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Milk intake and bone mineral acquisition in adolescent girls: randomised, controlled intervention trial

BMJ 1997; 315 doi: https://doi.org/10.1136/bmj.315.7118.1255 (Published 15 November 1997) Cite this as: BMJ 1997;315:1255
  1. Joanna Cadogan, research studenta,
  2. Richard Eastell, professorb,
  3. Nicola Jones, research officerc,
  4. Margo E Barker (m.e.barker{at}sheffield.ac.uk), lecturera
  1. a Centre for Human Nutrition, University of Sheffield, Northern General Hospital, Sheffield S5 7AU
  2. b Department of Human Metabolism and Clinical Biochemistry, University of Sheffield, Northern General Hospital
  3. c Department of Public Health Medicine, University of Sheffield Medical School, Sheffield S10 2RX
  1. Correspondence to: Dr Barker
  • Accepted 7 July 1997

Abstract

Objectives: To investigate the effect of milk supplementation on total body bone mineral acquisition in adolescent girls.

Design: 18 month, open randomised intervention trial.

Subjects: 82 white girls aged 12.2 (SD 0.3) years, recruited from four secondary schools in Sheffield.

Intervention: 568 ml (one pint) of whole or reduced fat milk per day for 18 months.

Main outcome measures: Total body bone mineral content and bone mineral density measured by dual energy x ray absorptiometry. Outcome measures to evaluate mechanism included biochemical markers of bone turnover (osteocalcin, bone alkaline phosphatase, deoxypyridinoline, N-telopeptide of type I collagen), and hormones important to skeletal growth (parathyroid hormone, oestradiol, insulin-like growth factor I).

Results: 80 subjects completed the trial. Daily milk intake at baseline averaged 150 ml in both groups. The intervention group consumed, on average, an additional 300 ml a day throughout the trial. Compared with the control group, the intervention group had greater increases of bone mineral density (9.6% v 8.5 %, P=0.017; repeated measures analysis of variance) and bone mineral content (27.0% v 24.1 %, P=0.009). No significant differences in increments in height, weight, lean body mass, and fat mass were observed between the groups. Bone turnover was not affected by milk supplementation. Serum concentrations of insulin-like growth factor I increased in the milk group compared with the control group (35% v 25 %, P=0.02).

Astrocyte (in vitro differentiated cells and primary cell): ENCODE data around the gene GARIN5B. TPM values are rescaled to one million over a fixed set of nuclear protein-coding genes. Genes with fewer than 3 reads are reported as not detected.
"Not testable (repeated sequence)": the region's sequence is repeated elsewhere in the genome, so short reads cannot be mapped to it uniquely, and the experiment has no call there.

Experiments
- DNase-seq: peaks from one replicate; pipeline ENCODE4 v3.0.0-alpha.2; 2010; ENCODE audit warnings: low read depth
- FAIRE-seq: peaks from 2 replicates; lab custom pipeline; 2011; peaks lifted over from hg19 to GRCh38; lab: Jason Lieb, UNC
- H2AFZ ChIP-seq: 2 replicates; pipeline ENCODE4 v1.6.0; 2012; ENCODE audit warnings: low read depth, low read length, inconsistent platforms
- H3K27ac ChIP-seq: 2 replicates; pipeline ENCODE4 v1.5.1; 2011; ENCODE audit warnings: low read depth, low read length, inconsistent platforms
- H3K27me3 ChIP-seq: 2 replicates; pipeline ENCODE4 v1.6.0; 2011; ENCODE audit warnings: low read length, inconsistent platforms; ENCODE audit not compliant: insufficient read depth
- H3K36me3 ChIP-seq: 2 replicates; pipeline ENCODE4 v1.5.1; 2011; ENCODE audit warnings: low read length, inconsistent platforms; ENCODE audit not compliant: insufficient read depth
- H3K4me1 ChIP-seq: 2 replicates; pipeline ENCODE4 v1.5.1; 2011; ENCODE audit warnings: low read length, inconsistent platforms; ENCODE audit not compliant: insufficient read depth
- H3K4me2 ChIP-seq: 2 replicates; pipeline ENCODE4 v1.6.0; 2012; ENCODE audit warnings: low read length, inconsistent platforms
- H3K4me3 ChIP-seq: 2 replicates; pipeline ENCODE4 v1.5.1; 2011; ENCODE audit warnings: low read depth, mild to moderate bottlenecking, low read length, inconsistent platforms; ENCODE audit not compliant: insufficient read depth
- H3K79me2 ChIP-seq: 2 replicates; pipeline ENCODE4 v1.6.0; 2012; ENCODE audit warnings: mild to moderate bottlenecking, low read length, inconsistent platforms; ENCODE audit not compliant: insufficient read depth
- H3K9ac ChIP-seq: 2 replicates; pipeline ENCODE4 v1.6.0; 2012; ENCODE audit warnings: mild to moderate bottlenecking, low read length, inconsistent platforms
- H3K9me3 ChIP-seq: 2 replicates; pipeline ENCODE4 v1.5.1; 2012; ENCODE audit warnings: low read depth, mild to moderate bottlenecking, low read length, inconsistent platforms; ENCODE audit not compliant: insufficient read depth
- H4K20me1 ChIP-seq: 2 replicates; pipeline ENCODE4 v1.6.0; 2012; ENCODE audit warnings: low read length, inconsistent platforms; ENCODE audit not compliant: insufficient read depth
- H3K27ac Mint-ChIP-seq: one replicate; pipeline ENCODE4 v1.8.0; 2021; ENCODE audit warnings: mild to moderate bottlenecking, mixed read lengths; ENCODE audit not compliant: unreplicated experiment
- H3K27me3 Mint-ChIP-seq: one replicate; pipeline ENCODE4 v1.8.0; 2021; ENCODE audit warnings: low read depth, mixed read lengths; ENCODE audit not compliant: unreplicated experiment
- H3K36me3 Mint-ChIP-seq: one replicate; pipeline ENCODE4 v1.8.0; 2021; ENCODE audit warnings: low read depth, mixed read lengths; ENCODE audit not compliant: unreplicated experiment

Conclusion: Increased milk consumption significantly enhances bone mineral acquisition in adolescent girls and could favourably modify attainment of peak bone mass.

Key messages

  • Osteoporosis is a major public health problem; 40% of women will sustain an osteoporotic fracture

  • Maximising peak bone mass at skeletal maturity may be one of the most important protective measures against fracture in later life

  • Adolescence is a critical time for bone mineral acquisition An increase in milk consumption among adolescent girls resulted in significant gains in bone mineral over an 18 month period

  • This simple intervention indicates that increased milk consumption may be associated with higher peak bone mass

Footnotes

    • Accepted 7 July 1997
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